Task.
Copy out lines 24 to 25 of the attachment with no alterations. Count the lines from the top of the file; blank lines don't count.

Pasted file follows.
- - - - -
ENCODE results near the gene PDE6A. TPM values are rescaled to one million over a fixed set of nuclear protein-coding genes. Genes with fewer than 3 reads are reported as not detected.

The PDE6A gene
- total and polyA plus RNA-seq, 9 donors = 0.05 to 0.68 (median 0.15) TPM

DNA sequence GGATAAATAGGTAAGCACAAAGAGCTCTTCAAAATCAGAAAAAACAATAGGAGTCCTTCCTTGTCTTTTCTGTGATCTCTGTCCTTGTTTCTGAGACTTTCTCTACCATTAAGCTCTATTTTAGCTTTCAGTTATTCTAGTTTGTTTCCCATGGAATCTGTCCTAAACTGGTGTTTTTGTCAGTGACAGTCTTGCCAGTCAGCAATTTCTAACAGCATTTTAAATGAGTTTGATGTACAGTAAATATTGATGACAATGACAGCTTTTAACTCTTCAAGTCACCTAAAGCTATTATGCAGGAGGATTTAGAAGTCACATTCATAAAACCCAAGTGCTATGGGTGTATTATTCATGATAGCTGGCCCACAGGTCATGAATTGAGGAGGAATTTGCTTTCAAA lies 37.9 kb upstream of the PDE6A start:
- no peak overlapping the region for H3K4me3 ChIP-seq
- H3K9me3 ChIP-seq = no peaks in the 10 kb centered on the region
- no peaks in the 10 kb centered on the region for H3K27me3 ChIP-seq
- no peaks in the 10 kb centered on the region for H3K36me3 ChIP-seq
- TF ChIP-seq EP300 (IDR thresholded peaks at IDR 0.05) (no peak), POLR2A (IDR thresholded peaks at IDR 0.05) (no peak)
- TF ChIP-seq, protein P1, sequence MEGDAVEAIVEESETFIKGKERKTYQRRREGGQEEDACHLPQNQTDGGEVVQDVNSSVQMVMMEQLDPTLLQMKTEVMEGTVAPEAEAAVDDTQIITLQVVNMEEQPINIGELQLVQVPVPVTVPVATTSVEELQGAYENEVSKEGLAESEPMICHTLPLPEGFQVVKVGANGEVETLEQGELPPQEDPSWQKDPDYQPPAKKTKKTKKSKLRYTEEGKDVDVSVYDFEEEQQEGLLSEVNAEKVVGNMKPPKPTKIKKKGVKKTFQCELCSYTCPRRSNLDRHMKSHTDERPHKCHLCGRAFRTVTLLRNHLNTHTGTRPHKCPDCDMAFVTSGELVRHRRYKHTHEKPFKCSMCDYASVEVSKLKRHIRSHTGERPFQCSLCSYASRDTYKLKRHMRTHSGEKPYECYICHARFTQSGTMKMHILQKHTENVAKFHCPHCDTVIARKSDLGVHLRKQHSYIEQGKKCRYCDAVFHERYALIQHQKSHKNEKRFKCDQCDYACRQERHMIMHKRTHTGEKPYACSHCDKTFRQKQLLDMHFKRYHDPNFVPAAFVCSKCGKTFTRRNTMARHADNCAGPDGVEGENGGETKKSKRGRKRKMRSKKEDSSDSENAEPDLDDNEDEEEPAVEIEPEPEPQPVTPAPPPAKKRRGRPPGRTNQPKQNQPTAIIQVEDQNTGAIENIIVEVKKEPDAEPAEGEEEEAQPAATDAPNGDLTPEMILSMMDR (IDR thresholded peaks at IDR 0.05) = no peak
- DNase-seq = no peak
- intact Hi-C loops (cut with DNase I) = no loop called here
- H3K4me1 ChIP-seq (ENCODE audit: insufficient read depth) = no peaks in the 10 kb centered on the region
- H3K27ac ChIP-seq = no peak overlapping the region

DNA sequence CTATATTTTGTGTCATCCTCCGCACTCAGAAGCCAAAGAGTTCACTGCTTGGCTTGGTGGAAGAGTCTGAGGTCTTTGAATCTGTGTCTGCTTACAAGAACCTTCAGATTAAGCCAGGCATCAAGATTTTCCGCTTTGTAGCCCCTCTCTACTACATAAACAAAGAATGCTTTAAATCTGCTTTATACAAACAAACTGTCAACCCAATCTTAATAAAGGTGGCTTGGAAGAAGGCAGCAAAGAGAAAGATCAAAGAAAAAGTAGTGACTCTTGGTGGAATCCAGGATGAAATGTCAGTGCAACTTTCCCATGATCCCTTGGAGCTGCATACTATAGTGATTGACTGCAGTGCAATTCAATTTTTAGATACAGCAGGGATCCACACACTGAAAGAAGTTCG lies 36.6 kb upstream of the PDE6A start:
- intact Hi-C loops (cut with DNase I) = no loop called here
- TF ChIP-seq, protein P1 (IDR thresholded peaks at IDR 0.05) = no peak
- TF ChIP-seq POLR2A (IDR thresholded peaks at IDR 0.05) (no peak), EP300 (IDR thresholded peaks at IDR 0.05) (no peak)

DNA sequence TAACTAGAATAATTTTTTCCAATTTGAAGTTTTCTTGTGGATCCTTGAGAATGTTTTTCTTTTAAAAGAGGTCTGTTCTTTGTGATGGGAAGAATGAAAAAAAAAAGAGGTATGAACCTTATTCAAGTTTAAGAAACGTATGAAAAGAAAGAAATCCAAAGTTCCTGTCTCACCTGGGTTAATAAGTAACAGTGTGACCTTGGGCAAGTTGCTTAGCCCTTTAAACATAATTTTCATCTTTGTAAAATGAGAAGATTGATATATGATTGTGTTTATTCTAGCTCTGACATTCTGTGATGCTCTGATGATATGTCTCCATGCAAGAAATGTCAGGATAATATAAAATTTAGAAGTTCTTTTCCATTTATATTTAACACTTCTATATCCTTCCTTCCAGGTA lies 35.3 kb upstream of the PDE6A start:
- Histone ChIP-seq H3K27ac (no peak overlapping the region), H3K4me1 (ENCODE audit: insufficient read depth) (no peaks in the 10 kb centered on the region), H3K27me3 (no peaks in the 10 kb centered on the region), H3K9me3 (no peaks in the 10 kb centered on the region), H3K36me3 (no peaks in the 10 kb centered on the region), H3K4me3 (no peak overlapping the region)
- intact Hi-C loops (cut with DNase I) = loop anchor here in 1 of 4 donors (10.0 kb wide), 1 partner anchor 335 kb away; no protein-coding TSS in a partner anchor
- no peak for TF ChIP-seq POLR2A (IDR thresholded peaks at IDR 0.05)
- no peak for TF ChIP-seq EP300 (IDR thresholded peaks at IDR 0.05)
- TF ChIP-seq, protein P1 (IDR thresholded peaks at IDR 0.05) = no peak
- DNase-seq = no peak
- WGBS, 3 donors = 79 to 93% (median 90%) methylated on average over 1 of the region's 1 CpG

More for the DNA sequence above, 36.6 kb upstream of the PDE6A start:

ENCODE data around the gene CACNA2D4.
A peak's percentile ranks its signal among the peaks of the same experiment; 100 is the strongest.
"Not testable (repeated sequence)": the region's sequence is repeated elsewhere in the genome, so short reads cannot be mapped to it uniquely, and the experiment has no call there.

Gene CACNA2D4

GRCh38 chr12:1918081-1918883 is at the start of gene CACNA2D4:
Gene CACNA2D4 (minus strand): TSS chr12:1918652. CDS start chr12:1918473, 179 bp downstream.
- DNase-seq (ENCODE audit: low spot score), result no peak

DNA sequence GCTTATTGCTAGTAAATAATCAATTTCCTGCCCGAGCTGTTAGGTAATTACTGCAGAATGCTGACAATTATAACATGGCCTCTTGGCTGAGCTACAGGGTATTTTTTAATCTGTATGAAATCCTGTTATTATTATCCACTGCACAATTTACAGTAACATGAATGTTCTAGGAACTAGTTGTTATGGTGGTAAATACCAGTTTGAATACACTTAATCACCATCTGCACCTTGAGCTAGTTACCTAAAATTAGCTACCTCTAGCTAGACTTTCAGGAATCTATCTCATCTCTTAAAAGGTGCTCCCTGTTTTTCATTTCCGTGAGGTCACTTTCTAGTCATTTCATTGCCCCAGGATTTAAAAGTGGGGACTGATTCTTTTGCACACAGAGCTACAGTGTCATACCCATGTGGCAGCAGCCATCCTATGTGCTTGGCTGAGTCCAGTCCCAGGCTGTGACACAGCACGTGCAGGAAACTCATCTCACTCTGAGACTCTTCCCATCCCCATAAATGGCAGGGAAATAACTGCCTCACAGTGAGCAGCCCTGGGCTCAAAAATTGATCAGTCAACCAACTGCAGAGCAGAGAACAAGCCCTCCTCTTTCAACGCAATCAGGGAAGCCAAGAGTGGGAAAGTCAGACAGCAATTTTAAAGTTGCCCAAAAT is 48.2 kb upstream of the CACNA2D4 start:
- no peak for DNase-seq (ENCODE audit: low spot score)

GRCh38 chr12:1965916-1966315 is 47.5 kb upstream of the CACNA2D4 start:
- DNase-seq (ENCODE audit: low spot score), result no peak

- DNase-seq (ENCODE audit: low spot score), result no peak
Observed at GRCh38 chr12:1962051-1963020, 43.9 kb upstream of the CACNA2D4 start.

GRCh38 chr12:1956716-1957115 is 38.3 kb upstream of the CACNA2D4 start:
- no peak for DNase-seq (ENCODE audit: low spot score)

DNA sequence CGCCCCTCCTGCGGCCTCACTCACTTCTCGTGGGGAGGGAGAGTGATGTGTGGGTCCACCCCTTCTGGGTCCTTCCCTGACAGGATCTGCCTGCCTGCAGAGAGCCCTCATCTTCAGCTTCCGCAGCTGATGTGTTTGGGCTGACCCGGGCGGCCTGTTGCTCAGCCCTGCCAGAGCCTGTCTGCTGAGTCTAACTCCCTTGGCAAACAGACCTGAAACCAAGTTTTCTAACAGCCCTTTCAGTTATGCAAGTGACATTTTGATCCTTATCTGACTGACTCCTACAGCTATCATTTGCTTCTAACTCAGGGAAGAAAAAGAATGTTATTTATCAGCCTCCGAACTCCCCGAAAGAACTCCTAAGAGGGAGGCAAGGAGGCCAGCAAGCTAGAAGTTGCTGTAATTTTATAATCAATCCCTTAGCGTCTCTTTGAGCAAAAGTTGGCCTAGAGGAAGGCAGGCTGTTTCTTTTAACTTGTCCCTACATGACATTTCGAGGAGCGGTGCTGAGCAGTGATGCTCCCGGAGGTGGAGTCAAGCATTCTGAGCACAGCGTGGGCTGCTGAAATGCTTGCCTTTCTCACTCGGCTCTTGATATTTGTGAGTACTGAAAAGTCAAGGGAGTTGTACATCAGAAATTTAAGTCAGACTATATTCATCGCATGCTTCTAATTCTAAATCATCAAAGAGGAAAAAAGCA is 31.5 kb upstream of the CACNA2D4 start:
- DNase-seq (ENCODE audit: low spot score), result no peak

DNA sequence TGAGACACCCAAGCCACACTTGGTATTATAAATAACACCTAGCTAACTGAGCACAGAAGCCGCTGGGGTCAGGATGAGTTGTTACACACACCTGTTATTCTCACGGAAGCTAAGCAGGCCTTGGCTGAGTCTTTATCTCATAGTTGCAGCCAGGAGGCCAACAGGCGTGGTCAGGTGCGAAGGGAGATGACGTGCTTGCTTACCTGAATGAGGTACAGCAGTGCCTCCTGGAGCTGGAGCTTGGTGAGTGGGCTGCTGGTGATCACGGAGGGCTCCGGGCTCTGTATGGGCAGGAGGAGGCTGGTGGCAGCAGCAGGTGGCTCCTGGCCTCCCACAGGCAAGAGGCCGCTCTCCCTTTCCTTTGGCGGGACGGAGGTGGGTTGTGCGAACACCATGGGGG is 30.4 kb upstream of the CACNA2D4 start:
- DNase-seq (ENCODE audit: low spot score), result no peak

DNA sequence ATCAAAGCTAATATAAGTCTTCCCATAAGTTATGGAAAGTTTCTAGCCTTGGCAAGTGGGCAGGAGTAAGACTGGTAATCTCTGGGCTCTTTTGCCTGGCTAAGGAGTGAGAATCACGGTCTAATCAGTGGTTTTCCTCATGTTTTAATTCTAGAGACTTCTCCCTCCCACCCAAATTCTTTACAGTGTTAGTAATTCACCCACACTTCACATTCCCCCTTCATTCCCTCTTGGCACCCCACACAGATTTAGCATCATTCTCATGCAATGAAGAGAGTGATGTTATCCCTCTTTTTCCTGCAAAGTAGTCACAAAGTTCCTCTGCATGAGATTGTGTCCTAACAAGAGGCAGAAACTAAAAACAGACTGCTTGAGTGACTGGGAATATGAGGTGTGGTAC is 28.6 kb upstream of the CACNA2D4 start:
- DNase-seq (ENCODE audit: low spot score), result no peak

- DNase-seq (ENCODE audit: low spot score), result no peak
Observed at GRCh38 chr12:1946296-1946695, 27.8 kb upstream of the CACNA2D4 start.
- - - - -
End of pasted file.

- TF ChIP-seq, protein P1 (IDR thresholded peaks at IDR 0.05) = no peak
- DNase-seq = no peak